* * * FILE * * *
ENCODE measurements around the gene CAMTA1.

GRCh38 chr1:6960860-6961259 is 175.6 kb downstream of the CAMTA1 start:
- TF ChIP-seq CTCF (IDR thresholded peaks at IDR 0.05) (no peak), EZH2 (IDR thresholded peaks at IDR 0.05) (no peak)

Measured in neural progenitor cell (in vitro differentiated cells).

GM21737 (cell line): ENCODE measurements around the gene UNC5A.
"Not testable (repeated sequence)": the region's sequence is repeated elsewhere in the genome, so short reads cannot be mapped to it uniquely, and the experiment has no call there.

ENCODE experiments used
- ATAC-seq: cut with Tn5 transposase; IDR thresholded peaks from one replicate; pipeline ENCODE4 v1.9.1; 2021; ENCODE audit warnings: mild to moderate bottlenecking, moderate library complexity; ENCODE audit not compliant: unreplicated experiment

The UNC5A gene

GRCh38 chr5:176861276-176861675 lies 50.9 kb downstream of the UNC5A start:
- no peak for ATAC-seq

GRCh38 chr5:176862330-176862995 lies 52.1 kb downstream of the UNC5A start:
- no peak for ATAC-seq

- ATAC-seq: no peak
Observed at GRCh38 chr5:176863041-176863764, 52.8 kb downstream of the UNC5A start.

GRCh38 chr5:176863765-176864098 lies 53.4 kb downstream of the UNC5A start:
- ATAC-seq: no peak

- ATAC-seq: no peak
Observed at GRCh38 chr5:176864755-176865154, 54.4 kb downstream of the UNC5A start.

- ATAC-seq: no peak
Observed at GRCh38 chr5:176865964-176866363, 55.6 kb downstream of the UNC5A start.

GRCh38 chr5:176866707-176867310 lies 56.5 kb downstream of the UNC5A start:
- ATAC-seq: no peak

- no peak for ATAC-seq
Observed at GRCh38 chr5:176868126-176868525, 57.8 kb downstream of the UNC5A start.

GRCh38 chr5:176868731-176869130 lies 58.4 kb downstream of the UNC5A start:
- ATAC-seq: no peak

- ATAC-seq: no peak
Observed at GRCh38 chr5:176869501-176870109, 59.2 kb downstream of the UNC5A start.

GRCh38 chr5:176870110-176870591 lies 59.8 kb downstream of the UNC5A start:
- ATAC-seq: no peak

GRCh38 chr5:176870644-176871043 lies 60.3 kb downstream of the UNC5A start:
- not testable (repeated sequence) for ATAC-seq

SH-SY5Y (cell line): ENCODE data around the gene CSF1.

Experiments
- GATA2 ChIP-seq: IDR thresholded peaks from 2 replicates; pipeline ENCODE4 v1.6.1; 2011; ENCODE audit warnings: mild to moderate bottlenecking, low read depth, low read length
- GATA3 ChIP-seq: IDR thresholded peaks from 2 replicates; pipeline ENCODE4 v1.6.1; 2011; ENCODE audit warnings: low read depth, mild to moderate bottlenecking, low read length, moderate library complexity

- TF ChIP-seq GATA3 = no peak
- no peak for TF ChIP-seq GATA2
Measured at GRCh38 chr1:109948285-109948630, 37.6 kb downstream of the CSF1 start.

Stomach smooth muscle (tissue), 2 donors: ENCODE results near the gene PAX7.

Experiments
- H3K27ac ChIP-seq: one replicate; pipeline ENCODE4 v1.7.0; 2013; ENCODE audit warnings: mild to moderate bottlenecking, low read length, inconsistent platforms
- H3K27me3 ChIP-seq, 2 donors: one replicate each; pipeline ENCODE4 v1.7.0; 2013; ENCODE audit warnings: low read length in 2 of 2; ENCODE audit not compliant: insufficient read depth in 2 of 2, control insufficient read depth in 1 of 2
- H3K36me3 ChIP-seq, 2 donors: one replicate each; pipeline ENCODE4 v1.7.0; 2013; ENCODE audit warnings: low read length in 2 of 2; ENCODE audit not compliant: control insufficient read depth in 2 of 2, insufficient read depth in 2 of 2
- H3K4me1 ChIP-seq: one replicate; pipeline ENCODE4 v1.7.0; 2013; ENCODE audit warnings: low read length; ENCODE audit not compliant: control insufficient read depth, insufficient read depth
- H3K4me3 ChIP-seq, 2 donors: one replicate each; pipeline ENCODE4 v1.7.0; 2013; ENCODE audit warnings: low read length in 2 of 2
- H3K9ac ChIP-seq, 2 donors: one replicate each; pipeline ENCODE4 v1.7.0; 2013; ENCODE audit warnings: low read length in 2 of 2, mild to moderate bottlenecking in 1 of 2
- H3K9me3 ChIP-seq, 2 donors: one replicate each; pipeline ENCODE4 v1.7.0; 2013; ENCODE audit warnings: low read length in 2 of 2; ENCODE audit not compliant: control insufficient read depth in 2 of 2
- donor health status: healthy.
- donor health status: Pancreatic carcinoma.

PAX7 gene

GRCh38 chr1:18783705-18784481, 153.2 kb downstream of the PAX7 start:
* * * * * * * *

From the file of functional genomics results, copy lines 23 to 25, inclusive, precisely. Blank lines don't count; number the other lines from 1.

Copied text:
- ATAC-seq: no peak

- no peak for ATAC-seq
Observed at GRCh38 chr5:176868126-176868525, 57.8 kb downstream of the UNC5A start.